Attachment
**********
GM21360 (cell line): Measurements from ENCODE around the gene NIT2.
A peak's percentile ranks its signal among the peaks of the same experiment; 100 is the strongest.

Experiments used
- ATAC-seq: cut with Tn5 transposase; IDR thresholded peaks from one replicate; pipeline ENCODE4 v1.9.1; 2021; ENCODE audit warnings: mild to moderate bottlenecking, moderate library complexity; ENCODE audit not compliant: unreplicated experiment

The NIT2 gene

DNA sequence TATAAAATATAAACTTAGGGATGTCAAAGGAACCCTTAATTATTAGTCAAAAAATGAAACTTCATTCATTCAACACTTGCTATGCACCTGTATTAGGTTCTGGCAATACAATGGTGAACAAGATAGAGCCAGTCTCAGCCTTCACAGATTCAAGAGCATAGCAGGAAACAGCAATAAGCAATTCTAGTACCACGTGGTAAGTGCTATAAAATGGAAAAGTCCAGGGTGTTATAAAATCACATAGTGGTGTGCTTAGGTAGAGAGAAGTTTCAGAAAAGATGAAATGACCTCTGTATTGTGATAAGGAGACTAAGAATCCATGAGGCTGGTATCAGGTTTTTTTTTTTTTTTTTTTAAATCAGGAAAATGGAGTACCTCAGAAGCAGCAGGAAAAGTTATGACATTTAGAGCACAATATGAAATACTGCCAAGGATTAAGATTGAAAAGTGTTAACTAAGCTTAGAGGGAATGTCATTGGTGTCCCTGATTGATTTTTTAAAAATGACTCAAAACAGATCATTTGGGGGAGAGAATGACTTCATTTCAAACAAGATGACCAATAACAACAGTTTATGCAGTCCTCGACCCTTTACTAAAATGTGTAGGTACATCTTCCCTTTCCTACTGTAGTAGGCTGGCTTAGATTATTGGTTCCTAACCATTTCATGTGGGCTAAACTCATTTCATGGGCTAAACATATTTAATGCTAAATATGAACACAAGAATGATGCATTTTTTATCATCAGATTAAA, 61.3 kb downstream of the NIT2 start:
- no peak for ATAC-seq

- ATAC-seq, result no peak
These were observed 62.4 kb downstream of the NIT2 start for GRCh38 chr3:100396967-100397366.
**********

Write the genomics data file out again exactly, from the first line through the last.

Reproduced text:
GM21360 (cell line): Measurements from ENCODE around the gene NIT2.
A peak's percentile ranks its signal among the peaks of the same experiment; 100 is the strongest.

Experiments used
- ATAC-seq: cut with Tn5 transposase; IDR thresholded peaks from one replicate; pipeline ENCODE4 v1.9.1; 2021; ENCODE audit warnings: mild to moderate bottlenecking, moderate library complexity; ENCODE audit not compliant: unreplicated experiment

The NIT2 gene

DNA sequence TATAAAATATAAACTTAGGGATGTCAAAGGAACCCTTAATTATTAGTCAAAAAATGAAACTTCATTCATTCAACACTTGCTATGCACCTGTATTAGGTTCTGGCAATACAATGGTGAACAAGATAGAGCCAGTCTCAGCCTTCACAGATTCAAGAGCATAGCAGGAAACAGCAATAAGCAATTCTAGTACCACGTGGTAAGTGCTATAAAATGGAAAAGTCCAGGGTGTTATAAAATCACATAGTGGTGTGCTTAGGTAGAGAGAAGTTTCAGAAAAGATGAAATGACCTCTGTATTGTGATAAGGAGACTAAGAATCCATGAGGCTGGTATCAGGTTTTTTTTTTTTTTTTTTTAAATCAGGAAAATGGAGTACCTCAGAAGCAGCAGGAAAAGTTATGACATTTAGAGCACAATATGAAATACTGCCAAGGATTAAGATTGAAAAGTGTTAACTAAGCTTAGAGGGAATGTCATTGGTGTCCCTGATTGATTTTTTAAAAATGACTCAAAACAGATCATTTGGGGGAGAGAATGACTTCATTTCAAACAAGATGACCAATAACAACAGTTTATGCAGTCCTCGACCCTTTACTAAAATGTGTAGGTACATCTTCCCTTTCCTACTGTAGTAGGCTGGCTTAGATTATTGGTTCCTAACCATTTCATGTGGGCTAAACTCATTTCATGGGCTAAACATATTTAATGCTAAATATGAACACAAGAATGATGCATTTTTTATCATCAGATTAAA, 61.3 kb downstream of the NIT2 start:
- no peak for ATAC-seq

- ATAC-seq, result no peak
These were observed 62.4 kb downstream of the NIT2 start for GRCh38 chr3:100396967-100397366.